A p-i-n diode used as a switch has to have two defined states: “ON” state and “OFF” state. The “ON” state is often represented by an inductor in series with a low ohmic resistor , typically having a resistance about 10 Ω, and the “OFF” state is represented by a capacitor in series with an inductor [6, 8, 11]. In this section, simulation results are presented aiming at investigating boundaries for resistance, inductance, and capacitance for the “ON” and “OFF” states of the control element. The reconfigurable antenna model has substrate size 20 mm by 40 mm and includes the bias lines feeding network described in the previous section and lumped circuit elements.

We assume the inductance can be taken to be the same in both states. To determine the inductance, we first consider a structure having only control elements A and B in the “ON” state, modeled by an inductor in series with a 10 Ω resistor, whereas control elements C and D are absent (perfect “OFF” state); see Figure 9. Figure 11(a) shows the main lobe direction in the antenna H-plane at 60 GHz, when varying the control element inductance. For inductance values less than 100 pH the antenna radiation pattern is shifted in the H-plane by approximately 7°. This indicates the state when control elements A and B work as shorting pins. This behavior occurs when the inductor absolute value impedance at 60 GHz is comparable to 10 Ω resistance. For inductance values larger than 10 nH, the control elements A and B work as insulators. Figure 11(b) indicates a drop in realized gain at 60 GHz for the case when elements A and B are in “ON” states. The conclusion that can be made from these results is that the preferable inductance for the control element value should be less than 100 pH.

Figure 11: H-plane radiation pattern main beam direction (a) and realized gain (b) at 60 GHz for the reconfigurable antenna with A and B control elements in “ON” state.

The next step is to study the capacitance of the “OFF” state. We consider a structure where control elements A and B are in the “ON” state, and control elements C and D are modeled by an inductor in series with a capacitor, emulating the “OFF” state. Figure 12 shows the main lobe direction in the antenna H-plane and the realized gain at 60 GHz, for varying control element capacitance and three values of inductance. From these results it follows that the preferable capacitance value for the “OFF” state should be less than 10 fF. It can be noticed that for capacitance around 10 fF beam shift angle increases to about 40° with realized gain increase; however this state is not stable and needs precise capacitance control, and it is not clear that this can be achieved using p-i-n diodes. Instead varactors with proper range might be examined as candidates for control elements.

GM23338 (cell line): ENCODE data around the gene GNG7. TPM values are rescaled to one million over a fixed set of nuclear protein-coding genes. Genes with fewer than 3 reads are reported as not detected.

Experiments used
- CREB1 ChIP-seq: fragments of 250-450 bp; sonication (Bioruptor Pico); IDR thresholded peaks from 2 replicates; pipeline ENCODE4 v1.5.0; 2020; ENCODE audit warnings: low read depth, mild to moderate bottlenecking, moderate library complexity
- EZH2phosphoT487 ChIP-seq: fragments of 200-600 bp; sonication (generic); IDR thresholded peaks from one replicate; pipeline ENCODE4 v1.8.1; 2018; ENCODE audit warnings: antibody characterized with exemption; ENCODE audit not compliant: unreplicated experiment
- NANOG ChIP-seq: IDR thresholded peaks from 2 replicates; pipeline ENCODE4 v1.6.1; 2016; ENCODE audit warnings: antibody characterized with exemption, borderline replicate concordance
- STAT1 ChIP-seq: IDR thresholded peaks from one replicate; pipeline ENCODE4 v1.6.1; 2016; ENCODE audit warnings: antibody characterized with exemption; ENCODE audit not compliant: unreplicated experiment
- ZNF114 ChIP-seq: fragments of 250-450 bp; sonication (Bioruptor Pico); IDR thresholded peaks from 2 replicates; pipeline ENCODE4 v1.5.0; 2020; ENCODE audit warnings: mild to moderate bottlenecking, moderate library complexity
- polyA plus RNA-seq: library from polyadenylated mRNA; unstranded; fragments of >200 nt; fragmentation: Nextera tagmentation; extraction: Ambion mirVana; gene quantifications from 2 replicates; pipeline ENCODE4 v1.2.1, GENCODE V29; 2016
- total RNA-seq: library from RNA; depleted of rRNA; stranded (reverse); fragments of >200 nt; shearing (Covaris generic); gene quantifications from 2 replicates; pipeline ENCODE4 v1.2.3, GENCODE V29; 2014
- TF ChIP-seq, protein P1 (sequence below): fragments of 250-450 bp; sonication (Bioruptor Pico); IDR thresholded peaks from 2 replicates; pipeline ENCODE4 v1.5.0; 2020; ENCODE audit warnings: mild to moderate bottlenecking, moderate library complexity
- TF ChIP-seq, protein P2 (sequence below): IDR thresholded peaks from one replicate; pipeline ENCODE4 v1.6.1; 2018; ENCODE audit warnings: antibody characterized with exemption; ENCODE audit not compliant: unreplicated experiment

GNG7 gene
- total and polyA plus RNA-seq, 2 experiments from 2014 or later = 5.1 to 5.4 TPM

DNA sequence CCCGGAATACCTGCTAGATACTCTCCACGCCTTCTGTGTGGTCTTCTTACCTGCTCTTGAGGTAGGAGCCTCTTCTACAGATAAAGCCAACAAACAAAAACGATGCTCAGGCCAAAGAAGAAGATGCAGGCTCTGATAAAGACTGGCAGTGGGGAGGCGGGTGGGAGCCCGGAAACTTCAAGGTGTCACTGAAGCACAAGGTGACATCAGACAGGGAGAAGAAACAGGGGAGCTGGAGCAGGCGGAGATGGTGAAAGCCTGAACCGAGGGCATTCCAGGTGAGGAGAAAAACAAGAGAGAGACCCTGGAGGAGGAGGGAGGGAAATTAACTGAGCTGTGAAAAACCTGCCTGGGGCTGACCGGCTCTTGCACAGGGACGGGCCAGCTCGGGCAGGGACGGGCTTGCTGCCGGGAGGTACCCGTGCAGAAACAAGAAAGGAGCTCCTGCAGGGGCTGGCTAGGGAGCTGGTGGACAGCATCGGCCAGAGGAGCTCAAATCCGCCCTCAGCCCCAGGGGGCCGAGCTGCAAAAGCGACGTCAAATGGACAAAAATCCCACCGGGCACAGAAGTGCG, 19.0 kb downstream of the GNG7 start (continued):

Figure 12: H-plane radiation pattern main beam direction (a) and realized gain (b) at 60 GHz for the reconfigurable antenna with A and B control elements in “ON” state, together with C and D control elements in “OFF” state.

To complete the control elements investigation we consider the case when all of them are in “OFF” state. This case is assumed as a basic operational mode for the antenna with radiation in a broadside direction. Figure 13 shows radiation patterns in the antenna H-plane and the realized gain at 60 GHz, for varying control element capacitance and three values of inductance. In contrast to the two operational modes discussed above, in case when all the control elements are in “OFF” state, the antenna radiation aperture is symmetric in the antenna H-plane, and the main lobe direction graph is not relevant. From the results presented in Figure 13 the same recommendation for the capacitance value follows, as was made for the previous case. The preferable capacitance value for the “OFF” state should be less than 10 fF. For this condition the antenna has the highest realized gain in the broadside direction, about 8.5 dB, and the antenna has good impedance matching. For the capacitance values between 10 fF and 20 fF there is a sharp drop for the antenna gain, with two dominating side lobes in the antenna radiation pattern. For this condition the contribution to the antenna radiation is mainly from the outer patches in the grid structure. For the capacitance values more than 50 fF the control elements work as shorting pins, and the contribution to the antenna radiation is mainly from the center patch in the grid structure. In this case the reconfigurable antenna realized gain is close to 5 dB, which roughly corresponds to the single microstrip patch antenna gain. However, the reconfigurable antenna impedance matching is poor in this mode.